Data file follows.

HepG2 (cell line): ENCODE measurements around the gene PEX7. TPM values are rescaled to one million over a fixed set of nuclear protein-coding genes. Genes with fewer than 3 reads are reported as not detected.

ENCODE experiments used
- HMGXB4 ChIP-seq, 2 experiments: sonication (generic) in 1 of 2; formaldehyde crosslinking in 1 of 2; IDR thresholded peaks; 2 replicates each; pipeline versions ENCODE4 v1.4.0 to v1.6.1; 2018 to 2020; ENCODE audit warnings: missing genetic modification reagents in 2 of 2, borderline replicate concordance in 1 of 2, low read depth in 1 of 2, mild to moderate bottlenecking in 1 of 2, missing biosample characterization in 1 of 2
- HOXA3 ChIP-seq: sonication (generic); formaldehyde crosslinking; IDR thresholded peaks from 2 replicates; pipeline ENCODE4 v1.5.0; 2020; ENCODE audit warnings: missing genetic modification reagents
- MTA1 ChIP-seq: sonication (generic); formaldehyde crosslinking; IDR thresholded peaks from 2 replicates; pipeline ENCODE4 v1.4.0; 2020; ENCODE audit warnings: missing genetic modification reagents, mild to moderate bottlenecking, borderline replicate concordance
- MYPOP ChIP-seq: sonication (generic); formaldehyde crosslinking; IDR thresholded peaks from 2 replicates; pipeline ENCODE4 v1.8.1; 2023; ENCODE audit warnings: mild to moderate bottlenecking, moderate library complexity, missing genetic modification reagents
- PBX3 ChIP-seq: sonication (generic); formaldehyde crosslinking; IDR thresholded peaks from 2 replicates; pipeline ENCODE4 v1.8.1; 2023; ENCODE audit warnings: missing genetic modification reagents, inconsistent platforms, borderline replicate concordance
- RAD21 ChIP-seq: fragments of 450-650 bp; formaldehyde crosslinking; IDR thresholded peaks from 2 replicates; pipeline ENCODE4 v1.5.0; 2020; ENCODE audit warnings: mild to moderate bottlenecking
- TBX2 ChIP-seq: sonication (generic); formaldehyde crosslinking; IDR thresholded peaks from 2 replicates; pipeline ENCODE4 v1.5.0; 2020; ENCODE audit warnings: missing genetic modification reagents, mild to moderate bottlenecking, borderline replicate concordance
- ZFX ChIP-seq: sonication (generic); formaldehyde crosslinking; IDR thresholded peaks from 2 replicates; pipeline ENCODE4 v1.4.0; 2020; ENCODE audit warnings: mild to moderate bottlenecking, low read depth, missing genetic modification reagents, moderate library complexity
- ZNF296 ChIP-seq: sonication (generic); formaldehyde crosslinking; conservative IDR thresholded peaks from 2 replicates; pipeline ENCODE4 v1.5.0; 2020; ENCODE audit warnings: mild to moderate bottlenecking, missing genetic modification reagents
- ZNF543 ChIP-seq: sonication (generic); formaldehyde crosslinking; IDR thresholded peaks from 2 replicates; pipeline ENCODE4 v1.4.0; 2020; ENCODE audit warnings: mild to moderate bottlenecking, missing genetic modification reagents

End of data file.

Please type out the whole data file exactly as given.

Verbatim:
HepG2 (cell line): ENCODE measurements around the gene PEX7. TPM values are rescaled to one million over a fixed set of nuclear protein-coding genes. Genes with fewer than 3 reads are reported as not detected.

ENCODE experiments used
- HMGXB4 ChIP-seq, 2 experiments: sonication (generic) in 1 of 2; formaldehyde crosslinking in 1 of 2; IDR thresholded peaks; 2 replicates each; pipeline versions ENCODE4 v1.4.0 to v1.6.1; 2018 to 2020; ENCODE audit warnings: missing genetic modification reagents in 2 of 2, borderline replicate concordance in 1 of 2, low read depth in 1 of 2, mild to moderate bottlenecking in 1 of 2, missing biosample characterization in 1 of 2
- HOXA3 ChIP-seq: sonication (generic); formaldehyde crosslinking; IDR thresholded peaks from 2 replicates; pipeline ENCODE4 v1.5.0; 2020; ENCODE audit warnings: missing genetic modification reagents
- MTA1 ChIP-seq: sonication (generic); formaldehyde crosslinking; IDR thresholded peaks from 2 replicates; pipeline ENCODE4 v1.4.0; 2020; ENCODE audit warnings: missing genetic modification reagents, mild to moderate bottlenecking, borderline replicate concordance
- MYPOP ChIP-seq: sonication (generic); formaldehyde crosslinking; IDR thresholded peaks from 2 replicates; pipeline ENCODE4 v1.8.1; 2023; ENCODE audit warnings: mild to moderate bottlenecking, moderate library complexity, missing genetic modification reagents
- PBX3 ChIP-seq: sonication (generic); formaldehyde crosslinking; IDR thresholded peaks from 2 replicates; pipeline ENCODE4 v1.8.1; 2023; ENCODE audit warnings: missing genetic modification reagents, inconsistent platforms, borderline replicate concordance
- RAD21 ChIP-seq: fragments of 450-650 bp; formaldehyde crosslinking; IDR thresholded peaks from 2 replicates; pipeline ENCODE4 v1.5.0; 2020; ENCODE audit warnings: mild to moderate bottlenecking
- TBX2 ChIP-seq: sonication (generic); formaldehyde crosslinking; IDR thresholded peaks from 2 replicates; pipeline ENCODE4 v1.5.0; 2020; ENCODE audit warnings: missing genetic modification reagents, mild to moderate bottlenecking, borderline replicate concordance
- ZFX ChIP-seq: sonication (generic); formaldehyde crosslinking; IDR thresholded peaks from 2 replicates; pipeline ENCODE4 v1.4.0; 2020; ENCODE audit warnings: mild to moderate bottlenecking, low read depth, missing genetic modification reagents, moderate library complexity
- ZNF296 ChIP-seq: sonication (generic); formaldehyde crosslinking; conservative IDR thresholded peaks from 2 replicates; pipeline ENCODE4 v1.5.0; 2020; ENCODE audit warnings: mild to moderate bottlenecking, missing genetic modification reagents
- ZNF543 ChIP-seq: sonication (generic); formaldehyde crosslinking; IDR thresholded peaks from 2 replicates; pipeline ENCODE4 v1.4.0; 2020; ENCODE audit warnings: mild to moderate bottlenecking, missing genetic modification reagents